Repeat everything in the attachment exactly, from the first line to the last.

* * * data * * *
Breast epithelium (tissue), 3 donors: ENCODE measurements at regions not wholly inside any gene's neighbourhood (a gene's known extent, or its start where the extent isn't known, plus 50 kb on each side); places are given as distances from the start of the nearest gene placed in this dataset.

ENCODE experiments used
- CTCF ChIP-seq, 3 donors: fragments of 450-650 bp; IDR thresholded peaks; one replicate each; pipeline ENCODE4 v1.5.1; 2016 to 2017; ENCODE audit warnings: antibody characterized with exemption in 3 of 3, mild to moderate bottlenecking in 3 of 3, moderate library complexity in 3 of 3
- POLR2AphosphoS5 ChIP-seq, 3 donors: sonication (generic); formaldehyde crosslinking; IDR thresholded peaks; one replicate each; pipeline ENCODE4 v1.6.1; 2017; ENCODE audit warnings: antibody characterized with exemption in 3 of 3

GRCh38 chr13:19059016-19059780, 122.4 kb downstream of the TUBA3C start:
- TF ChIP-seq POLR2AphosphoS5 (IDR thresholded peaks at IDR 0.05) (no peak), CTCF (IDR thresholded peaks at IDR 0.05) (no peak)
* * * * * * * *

Breast epithelium (tissue), 3 donors: ENCODE measurements at regions not wholly inside any gene's neighbourhood (a gene's known extent, or its start where the extent isn't known, plus 50 kb on each side); places are given as distances from the start of the nearest gene placed in this dataset.

ENCODE experiments used
- CTCF ChIP-seq, 3 donors: fragments of 450-650 bp; IDR thresholded peaks; one replicate each; pipeline ENCODE4 v1.5.1; 2016 to 2017; ENCODE audit warnings: antibody characterized with exemption in 3 of 3, mild to moderate bottlenecking in 3 of 3, moderate library complexity in 3 of 3
- POLR2AphosphoS5 ChIP-seq, 3 donors: sonication (generic); formaldehyde crosslinking; IDR thresholded peaks; one replicate each; pipeline ENCODE4 v1.6.1; 2017; ENCODE audit warnings: antibody characterized with exemption in 3 of 3

GRCh38 chr13:19059016-19059780, 122.4 kb downstream of the TUBA3C start:
- TF ChIP-seq POLR2AphosphoS5 (IDR thresholded peaks at IDR 0.05) (no peak), CTCF (IDR thresholded peaks at IDR 0.05) (no peak)